I’m not big on articles about Hollywood stars, but this is an exception. John Lahr, the head drama critic for The New Yorker (and son of Bert Lahr, the Cowardly Lion), has written a terrific profile of actor Al Pacino, and I’m pleased to say that it’s online for free.
Pacino hasn’t done much lately, for, as Lahr notes, he was swindled out of millions of dollars by his business manager (now in jail), and has had to take some pretty crummy roles, including a tour in which he simply talks to audiences, to recoup his dosh. But Lord, the man has some great roles behind him, including those in The Godfather series (especially #2), Scarface, Serpico, Dog Day Afternoon, and a number of plays on Broadway that I’ve never seen.
What really struck me about Pacino, now 74 years old, is his absolute immersion in his craft and his character—to the extent that he lives his character well after the camera has stopped rolling, and and seems to have very little life beyond acting. He’s had children and girlfriends, but never a permanent relationship. Lahr discusses Pacino’s longest-term relationship, with actor Diane Keaton:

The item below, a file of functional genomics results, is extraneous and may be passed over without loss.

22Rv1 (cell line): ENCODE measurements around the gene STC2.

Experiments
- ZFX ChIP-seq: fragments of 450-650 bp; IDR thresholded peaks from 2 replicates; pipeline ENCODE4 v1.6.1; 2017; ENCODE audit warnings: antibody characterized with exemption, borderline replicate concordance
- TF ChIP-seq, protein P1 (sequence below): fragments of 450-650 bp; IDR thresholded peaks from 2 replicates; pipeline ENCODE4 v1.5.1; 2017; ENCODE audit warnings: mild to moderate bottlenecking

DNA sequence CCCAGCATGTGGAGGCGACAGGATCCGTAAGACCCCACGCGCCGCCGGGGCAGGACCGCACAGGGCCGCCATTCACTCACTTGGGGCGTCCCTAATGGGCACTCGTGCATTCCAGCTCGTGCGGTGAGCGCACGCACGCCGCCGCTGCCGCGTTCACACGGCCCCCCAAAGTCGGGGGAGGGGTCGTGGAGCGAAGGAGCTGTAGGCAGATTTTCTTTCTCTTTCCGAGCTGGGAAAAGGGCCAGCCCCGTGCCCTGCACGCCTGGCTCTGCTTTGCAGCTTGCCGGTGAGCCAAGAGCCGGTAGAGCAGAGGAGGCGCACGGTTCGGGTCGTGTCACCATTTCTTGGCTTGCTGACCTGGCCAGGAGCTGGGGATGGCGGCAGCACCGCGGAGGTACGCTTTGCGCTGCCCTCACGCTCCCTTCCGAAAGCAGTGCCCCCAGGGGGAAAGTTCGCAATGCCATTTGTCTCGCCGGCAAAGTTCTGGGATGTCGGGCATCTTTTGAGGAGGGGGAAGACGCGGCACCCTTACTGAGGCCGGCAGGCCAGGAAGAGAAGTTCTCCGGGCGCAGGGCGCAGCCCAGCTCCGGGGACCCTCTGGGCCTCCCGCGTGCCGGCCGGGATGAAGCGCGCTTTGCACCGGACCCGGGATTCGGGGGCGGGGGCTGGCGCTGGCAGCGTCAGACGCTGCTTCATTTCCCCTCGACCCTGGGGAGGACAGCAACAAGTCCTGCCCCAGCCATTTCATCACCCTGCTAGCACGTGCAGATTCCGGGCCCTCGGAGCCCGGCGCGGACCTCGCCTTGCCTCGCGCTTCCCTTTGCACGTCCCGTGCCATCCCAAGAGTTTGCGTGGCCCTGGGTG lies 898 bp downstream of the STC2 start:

The conversation turned to Diane Keaton’s bittersweet second memoir, “Let’s Just Say It Wasn’t Pretty,” which had been published the week before and in which she discussed “the lure of Al.” “His face, his nose, and what about those eyes?” Keaton wrote. “I kept trying to figure out what I could do to make them mine. They never were. . . . For the next twenty years I kept losing a man I never had.” Sola expounded on the astuteness of Keaton’s observation. “Al has this ephemeral, childlike quality about him,” she told me. “His friend Charlie used to say he’s like smoke. He’s there, but he’s not there. That’s maybe what drove the women crazy. You want to catch him, but you can’t because Al is—”
It sounds like an incomplete life, but, oddly, I found myself envying Pacino. He is in “the flow” nearly all the time, and that makes him avoid having what most people consider a normal life. He doesn’t seem to miss it, either. At any rate, I’d recommend reading Lahr’s “Al Pacino’s Driving Force.”